Unilateral movements also open the door for kettlebell flows - similar to yoga with weights. These flows connect movements seamlessly, reflecting an understanding of how each movement relates to the next. They recruit the same muscles in the posterior chain, working the hamstrings, glutes, lats, shoulders, and core.


For example, the Turkish Getup is the king of kettlebell flows, as it requires communication with the entire posterior chain. The entire flow demands constant stability and balance, with a focus on hip mobility and core engagement.


For these reasons, it's a popular finisher for any workout.


For advanced kettlebell users, practicing these movements with dual grips can further test strength. This involves executing the single-hand movements with two kettlebells simultaneously, requiring more focus on balancing the body and coordinating each side.



Kettlebell Training for Endurance


In addition to building strength, kettlebell training can also help improve cardiovascular endurance. Many kettlebell exercises are designed to be performed for high repetitions or for a set period of time, which can help improve muscular endurance and cardiovascular fitness. The combination of strength and endurance training can also help improve overall athletic performance and reduce the risk of injury.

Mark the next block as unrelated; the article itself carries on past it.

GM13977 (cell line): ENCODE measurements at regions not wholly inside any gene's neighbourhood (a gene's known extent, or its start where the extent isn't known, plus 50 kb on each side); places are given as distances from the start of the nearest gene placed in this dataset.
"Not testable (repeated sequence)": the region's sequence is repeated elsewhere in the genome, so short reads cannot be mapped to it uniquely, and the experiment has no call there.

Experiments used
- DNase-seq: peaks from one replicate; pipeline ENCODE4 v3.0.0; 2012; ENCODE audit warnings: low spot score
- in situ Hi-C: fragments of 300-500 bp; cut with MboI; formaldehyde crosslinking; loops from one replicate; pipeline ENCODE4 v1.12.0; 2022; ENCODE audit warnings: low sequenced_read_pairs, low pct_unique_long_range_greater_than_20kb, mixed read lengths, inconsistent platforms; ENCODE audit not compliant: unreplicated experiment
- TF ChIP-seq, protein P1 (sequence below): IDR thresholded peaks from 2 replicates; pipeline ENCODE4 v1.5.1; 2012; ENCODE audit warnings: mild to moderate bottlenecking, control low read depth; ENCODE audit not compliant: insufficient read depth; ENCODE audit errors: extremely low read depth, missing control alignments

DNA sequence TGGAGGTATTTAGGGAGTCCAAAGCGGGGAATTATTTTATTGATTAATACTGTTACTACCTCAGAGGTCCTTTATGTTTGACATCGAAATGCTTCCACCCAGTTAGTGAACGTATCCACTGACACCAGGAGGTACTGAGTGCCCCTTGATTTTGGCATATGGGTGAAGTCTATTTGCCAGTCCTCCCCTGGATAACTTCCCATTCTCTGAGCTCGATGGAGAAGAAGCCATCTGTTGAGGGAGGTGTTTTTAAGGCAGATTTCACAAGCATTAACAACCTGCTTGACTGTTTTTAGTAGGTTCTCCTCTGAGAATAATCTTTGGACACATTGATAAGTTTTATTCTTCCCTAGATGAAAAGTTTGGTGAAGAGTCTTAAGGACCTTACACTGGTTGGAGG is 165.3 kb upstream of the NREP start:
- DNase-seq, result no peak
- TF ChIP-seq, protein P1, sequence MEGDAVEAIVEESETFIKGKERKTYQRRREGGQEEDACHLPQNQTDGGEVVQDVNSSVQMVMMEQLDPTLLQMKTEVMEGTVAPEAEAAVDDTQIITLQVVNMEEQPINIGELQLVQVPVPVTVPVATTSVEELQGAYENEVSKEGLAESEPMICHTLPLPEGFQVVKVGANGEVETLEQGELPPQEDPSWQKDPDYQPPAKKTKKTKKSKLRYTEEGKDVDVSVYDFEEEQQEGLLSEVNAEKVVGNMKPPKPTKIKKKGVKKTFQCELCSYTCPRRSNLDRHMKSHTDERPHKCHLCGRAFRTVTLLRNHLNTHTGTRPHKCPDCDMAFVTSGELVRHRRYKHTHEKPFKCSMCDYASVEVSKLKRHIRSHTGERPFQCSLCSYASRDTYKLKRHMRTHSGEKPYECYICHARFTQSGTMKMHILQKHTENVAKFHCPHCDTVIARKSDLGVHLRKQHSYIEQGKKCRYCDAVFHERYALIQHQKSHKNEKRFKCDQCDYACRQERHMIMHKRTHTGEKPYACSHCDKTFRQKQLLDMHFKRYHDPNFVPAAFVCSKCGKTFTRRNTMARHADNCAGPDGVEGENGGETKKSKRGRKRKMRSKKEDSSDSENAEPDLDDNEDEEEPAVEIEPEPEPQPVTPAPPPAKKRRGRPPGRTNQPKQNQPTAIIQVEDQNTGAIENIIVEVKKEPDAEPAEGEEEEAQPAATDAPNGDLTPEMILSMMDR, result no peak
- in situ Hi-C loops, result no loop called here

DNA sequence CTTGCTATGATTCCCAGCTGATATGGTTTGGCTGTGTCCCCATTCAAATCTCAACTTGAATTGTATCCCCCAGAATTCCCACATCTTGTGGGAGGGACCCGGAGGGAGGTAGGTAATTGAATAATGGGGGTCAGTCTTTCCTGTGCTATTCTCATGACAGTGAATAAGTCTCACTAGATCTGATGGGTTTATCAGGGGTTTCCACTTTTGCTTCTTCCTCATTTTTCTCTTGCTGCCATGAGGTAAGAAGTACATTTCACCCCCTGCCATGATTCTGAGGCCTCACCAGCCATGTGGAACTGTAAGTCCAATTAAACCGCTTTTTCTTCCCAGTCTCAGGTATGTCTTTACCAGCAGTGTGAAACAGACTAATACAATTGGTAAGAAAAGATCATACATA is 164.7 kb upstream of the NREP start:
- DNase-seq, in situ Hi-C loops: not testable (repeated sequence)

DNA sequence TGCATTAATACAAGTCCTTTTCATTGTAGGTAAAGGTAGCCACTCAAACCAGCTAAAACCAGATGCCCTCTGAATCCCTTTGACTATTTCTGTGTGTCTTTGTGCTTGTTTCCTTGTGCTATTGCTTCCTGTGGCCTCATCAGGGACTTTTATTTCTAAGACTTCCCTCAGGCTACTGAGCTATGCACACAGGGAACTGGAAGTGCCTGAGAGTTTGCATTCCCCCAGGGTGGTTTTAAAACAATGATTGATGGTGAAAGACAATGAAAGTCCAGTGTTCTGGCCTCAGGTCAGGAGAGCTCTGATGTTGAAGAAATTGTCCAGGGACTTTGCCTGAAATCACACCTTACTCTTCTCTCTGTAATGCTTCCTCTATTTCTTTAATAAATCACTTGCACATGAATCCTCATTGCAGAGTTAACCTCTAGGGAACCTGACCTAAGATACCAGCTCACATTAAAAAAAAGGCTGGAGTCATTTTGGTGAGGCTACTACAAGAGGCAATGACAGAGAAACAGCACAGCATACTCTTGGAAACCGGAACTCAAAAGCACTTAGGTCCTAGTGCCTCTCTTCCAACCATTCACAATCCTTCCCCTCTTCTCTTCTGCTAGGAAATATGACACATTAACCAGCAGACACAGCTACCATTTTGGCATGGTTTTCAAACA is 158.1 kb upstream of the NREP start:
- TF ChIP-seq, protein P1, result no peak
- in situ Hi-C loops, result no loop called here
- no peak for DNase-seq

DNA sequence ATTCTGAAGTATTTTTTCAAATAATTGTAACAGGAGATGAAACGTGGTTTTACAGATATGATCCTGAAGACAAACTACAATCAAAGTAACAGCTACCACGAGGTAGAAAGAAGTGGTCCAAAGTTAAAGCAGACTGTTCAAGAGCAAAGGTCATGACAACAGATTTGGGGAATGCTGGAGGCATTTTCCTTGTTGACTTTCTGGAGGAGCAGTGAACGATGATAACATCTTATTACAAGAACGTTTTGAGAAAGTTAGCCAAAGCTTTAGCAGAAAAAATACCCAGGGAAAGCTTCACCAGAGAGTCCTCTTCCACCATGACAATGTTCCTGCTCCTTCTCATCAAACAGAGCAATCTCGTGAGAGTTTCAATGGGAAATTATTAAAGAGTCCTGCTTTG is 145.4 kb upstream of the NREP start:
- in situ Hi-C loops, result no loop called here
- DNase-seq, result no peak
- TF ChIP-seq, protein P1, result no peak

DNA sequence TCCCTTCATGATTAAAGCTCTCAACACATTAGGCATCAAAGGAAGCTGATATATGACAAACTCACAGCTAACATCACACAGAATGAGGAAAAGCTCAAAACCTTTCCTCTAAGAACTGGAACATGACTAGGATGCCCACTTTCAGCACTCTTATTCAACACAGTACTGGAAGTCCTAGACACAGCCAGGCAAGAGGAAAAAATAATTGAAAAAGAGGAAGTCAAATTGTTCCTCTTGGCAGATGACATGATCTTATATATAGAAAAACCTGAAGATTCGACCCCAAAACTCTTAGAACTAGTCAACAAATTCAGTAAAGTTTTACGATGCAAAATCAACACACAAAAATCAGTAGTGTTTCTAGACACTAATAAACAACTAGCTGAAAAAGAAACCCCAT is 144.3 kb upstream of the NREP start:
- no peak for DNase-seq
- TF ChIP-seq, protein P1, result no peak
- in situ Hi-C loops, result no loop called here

One of the most popular kettlebell exercises for endurance is the kettlebell snatch. This explosive movement requires a combination of strength, speed, and coordination, making it an excellent way to improve overall fitness. Other endurance-building kettlebell exercises include the kettlebell swing, goblet squat, and farmer's walk.



When it comes to kettlebell workouts, using both hands on the handle is best for high-rep sets. This type of exercise challenges your speed and endurance, while also providing a lighter load on the posterior chain due to the dual-hand grip. However, not all bilateral exercises are slow-paced - the kettlebell swing, for example, activates the fast-twitch muscles in the hips and allows for completing more reps in less time.


If you're looking to optimize your high-intensity kettlebell training, EMOM (Every Minute, On the Minute) training can be highly effective. This involves completing a designated number of reps at the beginning of each minute, testing both physical and mental endurance as well as form.


During the rest period between sets, focus on improving your form for the next round while also catching your breath. Beginners can start with 10 sets of 10 reps of kettlebell swings for their EMOM practice.



The Benefits of Kettlebell Training